(Dropped Finger)
What is it?
  • Mallet finger refers to a condition in which the end joint of a finger bends but will not straighten by itself.  In this situation, the joint can be pushed straight but will not hold that position on its own. 
What caused it?
  • The mechanism which straightens the end joint has been disrupted. This usually happens when the tip of the finger is pushed down while the person is trying to straighten their finger:
  • The tendon which pulls on the end bone to straighten the finger pulls one way, and the force on the end of the fingertip pulls the other way, and something comes apart in between. Often, the tendon tears away from its attachment to the bone:
  • Sometimes, the tendon comes off with a piece of bone attached:
  • In worse cases, the tendon comes off with a fairly large piece of bone, which can make the rest of the joint slide out of alignment. Fortunately, that is not very common.
What can you do to help?
  • Don't just ignore it. Some people ignore a bent finger, assuming that it will straighten out on its own. This is unlikely to happen. The longer the finger stays bent, the harder it will be to fix. 
What can a therapist do to help?
  • Most mallet fingers can be treated by a therapist, who can provide a comfortable splint to straighten the finger, and exercises later on if stiffness is a problem. A good splint is important, because proper treatment involves wearing the splint continuously for a long time.
What can a doctor do to help?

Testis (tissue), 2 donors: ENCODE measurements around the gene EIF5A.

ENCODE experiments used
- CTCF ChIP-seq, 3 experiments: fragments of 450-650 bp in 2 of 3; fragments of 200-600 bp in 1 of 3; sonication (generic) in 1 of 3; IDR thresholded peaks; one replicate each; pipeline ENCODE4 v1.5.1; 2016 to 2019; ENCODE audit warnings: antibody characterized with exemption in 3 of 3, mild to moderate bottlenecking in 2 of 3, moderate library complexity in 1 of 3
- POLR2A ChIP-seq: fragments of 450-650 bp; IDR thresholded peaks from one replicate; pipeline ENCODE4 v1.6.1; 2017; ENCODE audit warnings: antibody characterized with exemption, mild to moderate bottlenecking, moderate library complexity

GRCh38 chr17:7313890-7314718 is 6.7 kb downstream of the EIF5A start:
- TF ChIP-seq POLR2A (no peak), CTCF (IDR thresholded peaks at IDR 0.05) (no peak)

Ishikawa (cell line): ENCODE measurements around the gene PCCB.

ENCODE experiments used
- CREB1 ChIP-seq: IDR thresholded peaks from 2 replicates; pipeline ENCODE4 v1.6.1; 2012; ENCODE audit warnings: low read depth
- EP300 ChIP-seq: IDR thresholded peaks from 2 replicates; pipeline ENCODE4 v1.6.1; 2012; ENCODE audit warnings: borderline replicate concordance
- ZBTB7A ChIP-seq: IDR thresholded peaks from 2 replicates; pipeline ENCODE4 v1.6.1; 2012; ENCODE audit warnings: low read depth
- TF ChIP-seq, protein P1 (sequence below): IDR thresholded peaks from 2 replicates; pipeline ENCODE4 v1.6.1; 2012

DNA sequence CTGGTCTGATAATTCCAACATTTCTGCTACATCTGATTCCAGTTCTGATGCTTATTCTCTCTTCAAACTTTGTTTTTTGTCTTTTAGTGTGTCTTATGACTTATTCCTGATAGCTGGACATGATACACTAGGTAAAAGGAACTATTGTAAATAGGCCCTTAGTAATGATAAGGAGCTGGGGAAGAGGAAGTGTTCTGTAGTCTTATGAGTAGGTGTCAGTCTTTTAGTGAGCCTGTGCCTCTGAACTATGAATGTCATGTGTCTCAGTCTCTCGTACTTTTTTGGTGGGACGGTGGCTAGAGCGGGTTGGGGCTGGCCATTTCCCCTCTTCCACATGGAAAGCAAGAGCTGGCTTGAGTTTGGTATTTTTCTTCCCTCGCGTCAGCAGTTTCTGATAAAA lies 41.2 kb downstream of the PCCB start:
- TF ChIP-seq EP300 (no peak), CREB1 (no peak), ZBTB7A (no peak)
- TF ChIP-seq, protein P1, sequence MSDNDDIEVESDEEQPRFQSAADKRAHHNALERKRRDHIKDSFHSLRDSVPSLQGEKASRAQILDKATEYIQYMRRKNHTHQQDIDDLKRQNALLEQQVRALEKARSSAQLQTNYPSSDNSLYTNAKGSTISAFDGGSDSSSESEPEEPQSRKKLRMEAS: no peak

• Confirm that this actually is the problem.
  • Prescribe hand therapy and a custom prescription splint.
  • In some cases, perform surgery to reconstruct the attachment of the tendon. This type of surgery is usually not necessary unless the injury is from a cut on the back of the finger
  • If the finger can not be maintained straight with splinting, it may be helpful for the surgeon to place a temporary metal pin in the finger to hold the joint straight and act as an "internal" splint - usually for about six weeks.
  • After any surgery, therapy and further splinting may be needed for several months more.
How successful is treatment?
  • Although this may seem like a trivial or simple injury, a cosmetically perfect correction is not likely with any form of treatment. However, with proper therapy and effort on the part of the patient, this problem can usually be improved to a tolerable level most - that is, the end joint of the finger may not fully straighten, but it will work well enough to be used for normal activities.
  • Unless the injury is due to a cut on the back of the finger or there is some other associated problem, many hand surgeons believe that the final outcome and complication rate are at least as good with splinting alone compared to surgical repair. This may change as new techniques are developed to improve the results of surgery.
  • Surgery is a reasonable consideration if the finger remains unacceptably bent after a full trial of splinting or if splinting is not possible - for example, if a skin reaction develops beneath the splint. Surgery is only considered if the outcome of surgery is expected to be better than the outcome of treatment without surgery.
What happens if you have no treatment?
  • Without any treatment, the appearance and ability to straighten the end joint of the finger will not improve. Additionally, if the injury is less than a month old, the problem may be worsened by using the finger without a protective splint of some sort.
  • If the injury is more than three months old and has not been treated, it is unlikely that it will get better or worse on its own. Injuries more than three months old are not likely to be improved with anything short of surgery.
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